...The renowned Professor Crazy of BSCreview conducted this interview with me. He covered the books past, present and future, with some very detailed questions.



ABSORPTION... the first volume of the Ragnarok trilogy, and the book I'm working on right now. The cover art is now up at online booksellers, so it must be official. All I have to do is finish the 2nd draft.

Er, before I do the 3rd draft, of course.

So the terrific Jim Burns is the artist, and it was a great honour to have him do another Meaney cover.

Thanks, Jim!

...The Darker Domain by Val McDermid. I read some of her early novels published by The Women's Press, then her Kate Brannigan novels, all before she became Really Famous with her Tony Hill books. This book flawlessly integrates two timelines and arguably three stories. If it seems an easy read it's because of her excellent crafting.

Since I've never met her, I've inserted a pic of me with a different Val -- Val Knight and her hubby Vince, two lovely people who are both very accomplished hypnotists, and have a terrific sense of humour. This can be an interesting combination...

Oh, yeah... One of Ms McDermid's Tony Hill books features officers searching the flat of someone who turns out to be the psycho killer. What do they spot? Iain Banks novels on his bookshelves. Looks like an open and shut case to me, guv. Bang to rights.



...was a very martial location in London, where I trained with the renowned Enoeda Sensei for 5 or 6 years. This clip is from a TV programme about local activities in London. It's quite jokey, and that's okay.

What it fails to show is the absolute charisma of Enoeda Sensei, and the implacable control his voice had over trainees' nervous systems. I've trained with other world famous martial artists in various disciplines, and no one has impressed as much.

The dojo was on the top floor of the building that contained the old swimming baths. Climbing the steps to the dojo was a warm-up in its own right.

One of things I loved about the place was the mix of people (including many foreign visitors). When I'd just started training there (already with over 15 years Shotokan training, plus Judo and Wu Shu Kwan) I watched two guys sparring after the session. They were knocking bits off each other, with a level of contact I wasn't used to at that time. They looked like scary Neanderthals.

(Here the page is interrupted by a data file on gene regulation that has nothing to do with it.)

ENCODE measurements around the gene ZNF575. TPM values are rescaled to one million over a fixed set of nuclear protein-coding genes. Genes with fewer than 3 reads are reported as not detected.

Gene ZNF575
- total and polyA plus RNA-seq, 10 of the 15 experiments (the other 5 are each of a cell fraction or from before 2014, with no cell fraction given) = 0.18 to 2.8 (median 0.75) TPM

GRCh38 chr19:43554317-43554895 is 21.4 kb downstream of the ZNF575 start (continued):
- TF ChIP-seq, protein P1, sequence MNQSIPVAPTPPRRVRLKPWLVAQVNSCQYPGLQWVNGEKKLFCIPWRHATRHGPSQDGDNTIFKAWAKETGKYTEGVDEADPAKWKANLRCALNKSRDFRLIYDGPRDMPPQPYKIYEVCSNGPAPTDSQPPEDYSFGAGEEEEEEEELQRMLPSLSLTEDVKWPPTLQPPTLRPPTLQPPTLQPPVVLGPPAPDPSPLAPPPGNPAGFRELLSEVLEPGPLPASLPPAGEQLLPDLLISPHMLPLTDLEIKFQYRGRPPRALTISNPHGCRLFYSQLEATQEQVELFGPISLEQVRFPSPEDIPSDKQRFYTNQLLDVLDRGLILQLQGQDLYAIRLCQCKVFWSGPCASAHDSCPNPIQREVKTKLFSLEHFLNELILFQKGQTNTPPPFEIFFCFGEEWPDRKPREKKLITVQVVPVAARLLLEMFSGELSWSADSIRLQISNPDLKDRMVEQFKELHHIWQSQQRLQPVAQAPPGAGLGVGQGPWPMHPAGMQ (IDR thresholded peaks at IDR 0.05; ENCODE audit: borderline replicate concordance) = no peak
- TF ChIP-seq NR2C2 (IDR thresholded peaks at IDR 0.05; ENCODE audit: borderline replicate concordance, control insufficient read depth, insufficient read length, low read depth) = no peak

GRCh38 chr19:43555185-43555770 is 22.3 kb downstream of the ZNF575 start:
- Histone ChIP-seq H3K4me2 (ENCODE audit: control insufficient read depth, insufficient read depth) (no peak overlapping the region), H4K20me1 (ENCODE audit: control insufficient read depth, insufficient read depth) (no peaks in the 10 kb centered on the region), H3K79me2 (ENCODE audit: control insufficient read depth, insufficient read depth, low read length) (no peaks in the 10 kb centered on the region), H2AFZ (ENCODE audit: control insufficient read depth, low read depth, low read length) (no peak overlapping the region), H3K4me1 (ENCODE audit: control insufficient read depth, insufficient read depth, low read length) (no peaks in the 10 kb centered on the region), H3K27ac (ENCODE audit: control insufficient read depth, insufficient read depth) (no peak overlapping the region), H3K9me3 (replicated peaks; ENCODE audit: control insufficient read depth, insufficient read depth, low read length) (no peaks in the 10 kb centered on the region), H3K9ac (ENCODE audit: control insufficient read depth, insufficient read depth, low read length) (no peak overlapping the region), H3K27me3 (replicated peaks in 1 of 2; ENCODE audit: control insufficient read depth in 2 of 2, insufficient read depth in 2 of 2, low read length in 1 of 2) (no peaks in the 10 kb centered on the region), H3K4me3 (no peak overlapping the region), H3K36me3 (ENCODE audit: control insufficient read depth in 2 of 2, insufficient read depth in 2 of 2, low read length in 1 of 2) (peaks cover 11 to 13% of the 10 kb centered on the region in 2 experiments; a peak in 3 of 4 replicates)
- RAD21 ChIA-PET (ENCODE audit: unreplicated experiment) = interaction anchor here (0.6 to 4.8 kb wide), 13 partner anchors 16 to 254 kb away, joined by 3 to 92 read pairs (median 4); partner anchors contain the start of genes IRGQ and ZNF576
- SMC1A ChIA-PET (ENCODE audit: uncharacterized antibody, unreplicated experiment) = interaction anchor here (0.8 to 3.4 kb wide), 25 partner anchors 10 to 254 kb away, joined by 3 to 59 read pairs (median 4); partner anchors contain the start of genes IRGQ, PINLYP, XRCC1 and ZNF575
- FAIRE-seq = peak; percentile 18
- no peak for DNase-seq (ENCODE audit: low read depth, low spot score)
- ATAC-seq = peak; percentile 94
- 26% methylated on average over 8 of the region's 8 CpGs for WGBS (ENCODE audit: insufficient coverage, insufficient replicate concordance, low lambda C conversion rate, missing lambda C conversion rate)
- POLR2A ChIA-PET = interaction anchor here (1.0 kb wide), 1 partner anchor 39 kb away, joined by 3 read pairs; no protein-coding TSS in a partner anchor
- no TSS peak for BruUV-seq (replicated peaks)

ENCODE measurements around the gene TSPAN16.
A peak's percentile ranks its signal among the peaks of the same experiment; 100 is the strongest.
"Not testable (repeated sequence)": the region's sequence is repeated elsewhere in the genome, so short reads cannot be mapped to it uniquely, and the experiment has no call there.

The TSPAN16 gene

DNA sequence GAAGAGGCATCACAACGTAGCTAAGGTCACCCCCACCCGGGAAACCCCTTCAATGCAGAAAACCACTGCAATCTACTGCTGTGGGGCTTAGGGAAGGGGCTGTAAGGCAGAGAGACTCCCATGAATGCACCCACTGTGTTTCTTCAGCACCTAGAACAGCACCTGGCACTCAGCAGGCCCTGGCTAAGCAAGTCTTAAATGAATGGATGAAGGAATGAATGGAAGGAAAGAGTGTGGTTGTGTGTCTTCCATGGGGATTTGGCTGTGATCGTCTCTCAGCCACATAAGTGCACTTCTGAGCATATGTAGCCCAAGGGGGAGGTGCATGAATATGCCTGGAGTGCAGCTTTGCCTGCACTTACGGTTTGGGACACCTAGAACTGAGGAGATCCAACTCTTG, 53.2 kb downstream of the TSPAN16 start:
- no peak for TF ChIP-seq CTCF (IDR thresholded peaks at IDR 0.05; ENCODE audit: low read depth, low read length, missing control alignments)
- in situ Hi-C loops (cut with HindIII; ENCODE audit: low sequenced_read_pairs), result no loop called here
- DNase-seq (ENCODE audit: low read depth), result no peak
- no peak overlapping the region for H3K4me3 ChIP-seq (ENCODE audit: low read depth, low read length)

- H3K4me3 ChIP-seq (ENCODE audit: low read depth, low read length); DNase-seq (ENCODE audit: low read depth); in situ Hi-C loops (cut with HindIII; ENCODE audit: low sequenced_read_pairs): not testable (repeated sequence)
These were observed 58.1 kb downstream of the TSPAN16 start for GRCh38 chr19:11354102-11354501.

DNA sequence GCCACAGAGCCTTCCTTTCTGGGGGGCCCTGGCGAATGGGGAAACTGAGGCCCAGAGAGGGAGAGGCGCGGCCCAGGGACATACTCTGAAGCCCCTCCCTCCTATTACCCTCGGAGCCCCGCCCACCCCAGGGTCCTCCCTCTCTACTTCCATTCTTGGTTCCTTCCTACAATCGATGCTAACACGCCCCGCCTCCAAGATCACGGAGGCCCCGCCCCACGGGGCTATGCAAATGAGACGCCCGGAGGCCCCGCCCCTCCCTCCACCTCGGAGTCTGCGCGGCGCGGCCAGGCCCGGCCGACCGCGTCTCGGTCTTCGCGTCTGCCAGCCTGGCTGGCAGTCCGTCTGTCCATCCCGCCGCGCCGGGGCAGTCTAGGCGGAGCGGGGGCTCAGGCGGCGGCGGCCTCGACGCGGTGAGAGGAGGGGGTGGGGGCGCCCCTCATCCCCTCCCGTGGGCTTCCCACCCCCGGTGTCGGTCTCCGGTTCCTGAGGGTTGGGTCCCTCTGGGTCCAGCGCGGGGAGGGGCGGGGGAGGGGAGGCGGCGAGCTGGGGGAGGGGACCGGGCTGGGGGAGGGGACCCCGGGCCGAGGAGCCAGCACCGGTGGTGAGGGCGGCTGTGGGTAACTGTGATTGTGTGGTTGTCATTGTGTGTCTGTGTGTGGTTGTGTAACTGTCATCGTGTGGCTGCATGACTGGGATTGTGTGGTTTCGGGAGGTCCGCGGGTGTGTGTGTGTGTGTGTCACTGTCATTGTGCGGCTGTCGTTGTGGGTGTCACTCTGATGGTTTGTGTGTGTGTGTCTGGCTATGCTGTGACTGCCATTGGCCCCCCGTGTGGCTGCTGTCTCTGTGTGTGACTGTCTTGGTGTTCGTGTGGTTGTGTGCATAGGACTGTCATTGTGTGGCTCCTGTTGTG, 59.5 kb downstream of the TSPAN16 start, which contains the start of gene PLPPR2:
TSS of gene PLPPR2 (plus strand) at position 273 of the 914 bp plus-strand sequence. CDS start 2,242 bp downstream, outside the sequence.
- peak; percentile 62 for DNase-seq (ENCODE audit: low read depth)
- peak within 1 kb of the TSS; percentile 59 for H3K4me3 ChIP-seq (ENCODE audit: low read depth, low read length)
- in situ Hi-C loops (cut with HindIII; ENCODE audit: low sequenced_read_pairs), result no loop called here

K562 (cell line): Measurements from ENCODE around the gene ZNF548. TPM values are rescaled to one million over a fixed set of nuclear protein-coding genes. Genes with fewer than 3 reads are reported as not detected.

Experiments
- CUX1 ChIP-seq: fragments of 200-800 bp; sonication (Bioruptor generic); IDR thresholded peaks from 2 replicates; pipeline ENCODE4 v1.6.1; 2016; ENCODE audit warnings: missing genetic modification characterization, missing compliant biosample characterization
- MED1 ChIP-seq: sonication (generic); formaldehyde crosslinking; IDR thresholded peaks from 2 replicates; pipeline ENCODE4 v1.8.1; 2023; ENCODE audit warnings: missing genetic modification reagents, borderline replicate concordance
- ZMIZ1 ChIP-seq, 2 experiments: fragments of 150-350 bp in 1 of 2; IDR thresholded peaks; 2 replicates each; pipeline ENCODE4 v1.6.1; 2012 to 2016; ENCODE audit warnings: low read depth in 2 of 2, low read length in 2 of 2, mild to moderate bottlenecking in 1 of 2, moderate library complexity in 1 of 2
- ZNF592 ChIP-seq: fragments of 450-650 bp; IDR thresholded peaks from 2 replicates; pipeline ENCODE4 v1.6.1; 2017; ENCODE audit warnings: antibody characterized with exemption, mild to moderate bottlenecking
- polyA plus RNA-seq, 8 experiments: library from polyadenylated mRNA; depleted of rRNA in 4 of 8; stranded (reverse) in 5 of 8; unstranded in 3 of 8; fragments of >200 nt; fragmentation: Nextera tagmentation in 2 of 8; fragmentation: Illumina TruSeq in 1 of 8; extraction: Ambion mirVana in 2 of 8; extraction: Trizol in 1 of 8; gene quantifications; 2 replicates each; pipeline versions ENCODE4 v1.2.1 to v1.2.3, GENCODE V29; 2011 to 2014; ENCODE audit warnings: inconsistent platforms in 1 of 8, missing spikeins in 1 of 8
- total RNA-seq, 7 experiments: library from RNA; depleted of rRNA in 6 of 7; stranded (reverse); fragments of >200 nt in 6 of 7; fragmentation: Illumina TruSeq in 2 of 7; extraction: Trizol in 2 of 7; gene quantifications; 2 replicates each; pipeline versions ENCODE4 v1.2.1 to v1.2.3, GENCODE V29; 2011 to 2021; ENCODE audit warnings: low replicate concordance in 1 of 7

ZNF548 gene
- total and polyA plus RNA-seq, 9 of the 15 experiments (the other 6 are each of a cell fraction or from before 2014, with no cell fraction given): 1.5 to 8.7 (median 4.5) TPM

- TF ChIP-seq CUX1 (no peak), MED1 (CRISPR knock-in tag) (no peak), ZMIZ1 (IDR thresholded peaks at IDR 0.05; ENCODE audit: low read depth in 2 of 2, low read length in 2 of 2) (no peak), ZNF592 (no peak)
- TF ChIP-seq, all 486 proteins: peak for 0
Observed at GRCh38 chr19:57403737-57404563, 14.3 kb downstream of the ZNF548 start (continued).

Afterwards, in the showers, their conversation went like this:
"So how did your interview go?"
"I had to talk about punctuated equilibrium."
"You mean in contrast to strict neo-Darwinism?"
"Yeah, exactly..."

It was a place of surprises. And sometimes blood.


So I'm reminded, as I click away here, of that cartoon where Dilbert ponders: How did people manage to look busy before the invention of the mouse?

In fact -- oh, my gosh, a nearly serious point -- in the world of IT, it has long been the case that managers who fail to hear lots of clicking and tapping from the developers start panicking. If someone's not typing in code, how can they possibly be working?

(Is anyone else old enough to remember when IT wasn't called that? And developers were programmers? Quiz question for 30 points: Which department did programmers work in 30 years ago?)

Staring into space is work. For writers, software developers, and anyone who's expecting to come up with something new -- or even needs to mentally rehearse a physical skill.

You software developers have the luxury of so much time to pore through the excellent Use Cases your analysts have created for you, don't you? And you spend ages reifying those specs into classes and components, then refactoring in the light of design patterns, not to mention architectural constraints, before typing in a line of code, don't you? And you surely write the test harnesses first, right?

And is that a Mexican swine flying past my window?

All of this is a preamble to mention that I should not be blogging yet, because I've got a book to write! I'm fifty thousand words into the second draft of ABSORPTION, being the first volume of the RAGNAROK trilogy. Second draft, for me, is a very kinaesthetic process: grappling with text, getting the right feel for the structure, cutting ruthlessly.

Okay, I'm enthused. Back to the grappling mat. Er, the other laptop. That's the one that's permanently offline to the internet/web. Me, paranoid?

Fly straight, Pilots.